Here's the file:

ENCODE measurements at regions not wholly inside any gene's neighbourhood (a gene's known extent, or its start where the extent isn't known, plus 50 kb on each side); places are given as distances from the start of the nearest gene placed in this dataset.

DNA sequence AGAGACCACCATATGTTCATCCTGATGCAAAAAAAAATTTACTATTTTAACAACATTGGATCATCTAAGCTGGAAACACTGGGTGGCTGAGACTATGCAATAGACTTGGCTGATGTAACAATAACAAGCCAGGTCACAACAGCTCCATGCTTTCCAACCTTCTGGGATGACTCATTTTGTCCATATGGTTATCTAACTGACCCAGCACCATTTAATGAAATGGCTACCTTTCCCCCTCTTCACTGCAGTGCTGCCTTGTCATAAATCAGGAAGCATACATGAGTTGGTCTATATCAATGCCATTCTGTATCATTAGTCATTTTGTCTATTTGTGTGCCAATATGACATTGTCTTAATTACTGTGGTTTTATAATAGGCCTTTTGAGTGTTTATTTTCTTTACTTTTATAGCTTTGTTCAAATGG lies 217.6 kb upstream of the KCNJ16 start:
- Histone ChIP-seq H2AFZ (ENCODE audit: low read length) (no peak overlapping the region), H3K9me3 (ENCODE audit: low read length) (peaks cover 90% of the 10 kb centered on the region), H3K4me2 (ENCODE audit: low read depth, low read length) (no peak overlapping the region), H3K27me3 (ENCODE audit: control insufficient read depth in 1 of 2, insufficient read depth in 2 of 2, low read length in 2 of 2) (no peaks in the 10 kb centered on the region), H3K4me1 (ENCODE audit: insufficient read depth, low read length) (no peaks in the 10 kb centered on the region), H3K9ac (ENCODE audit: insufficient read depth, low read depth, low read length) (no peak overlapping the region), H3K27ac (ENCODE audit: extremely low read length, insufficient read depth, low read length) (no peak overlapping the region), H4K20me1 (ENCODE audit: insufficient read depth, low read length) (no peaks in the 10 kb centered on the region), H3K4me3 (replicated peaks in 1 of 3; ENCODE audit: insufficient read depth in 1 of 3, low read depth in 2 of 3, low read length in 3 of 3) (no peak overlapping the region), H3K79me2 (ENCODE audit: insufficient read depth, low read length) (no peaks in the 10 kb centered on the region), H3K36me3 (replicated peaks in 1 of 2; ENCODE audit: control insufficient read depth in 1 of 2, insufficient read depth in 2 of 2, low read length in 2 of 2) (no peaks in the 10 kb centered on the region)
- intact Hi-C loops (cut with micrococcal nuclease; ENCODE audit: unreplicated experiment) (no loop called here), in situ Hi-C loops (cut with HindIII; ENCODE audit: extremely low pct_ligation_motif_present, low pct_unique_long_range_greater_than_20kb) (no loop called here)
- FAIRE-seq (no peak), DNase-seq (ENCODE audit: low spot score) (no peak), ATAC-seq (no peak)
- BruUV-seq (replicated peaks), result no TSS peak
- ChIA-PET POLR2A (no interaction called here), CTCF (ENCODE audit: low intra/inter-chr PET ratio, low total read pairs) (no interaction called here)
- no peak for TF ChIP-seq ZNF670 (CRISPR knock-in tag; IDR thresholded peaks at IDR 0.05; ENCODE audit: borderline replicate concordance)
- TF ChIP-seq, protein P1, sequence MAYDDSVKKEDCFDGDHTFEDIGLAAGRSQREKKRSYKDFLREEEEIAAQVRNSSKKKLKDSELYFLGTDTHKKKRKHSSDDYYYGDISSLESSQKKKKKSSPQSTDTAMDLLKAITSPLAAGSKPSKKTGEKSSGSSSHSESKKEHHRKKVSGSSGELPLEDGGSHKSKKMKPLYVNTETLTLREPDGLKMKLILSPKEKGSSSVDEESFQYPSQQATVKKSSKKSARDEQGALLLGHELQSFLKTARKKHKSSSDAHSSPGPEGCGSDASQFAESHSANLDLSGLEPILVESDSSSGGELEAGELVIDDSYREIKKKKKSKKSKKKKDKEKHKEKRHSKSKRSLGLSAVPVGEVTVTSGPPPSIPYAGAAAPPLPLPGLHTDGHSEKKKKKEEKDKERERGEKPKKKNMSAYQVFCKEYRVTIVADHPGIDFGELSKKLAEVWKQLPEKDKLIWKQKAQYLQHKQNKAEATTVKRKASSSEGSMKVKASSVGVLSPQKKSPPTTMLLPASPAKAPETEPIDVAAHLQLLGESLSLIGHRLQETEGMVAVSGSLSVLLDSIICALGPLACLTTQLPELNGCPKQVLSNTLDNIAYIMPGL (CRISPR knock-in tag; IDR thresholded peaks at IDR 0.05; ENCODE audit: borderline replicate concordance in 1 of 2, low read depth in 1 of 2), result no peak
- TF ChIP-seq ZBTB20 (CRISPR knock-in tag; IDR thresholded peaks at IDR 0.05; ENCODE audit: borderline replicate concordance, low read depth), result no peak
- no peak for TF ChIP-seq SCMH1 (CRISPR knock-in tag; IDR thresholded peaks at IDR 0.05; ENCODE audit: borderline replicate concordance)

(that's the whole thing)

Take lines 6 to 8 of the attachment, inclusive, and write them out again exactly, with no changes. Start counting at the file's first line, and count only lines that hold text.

- BruUV-seq (replicated peaks), result no TSS peak
- ChIA-PET POLR2A (no interaction called here), CTCF (ENCODE audit: low intra/inter-chr PET ratio, low total read pairs) (no interaction called here)
- no peak for TF ChIP-seq ZNF670 (CRISPR knock-in tag; IDR thresholded peaks at IDR 0.05; ENCODE audit: borderline replicate concordance)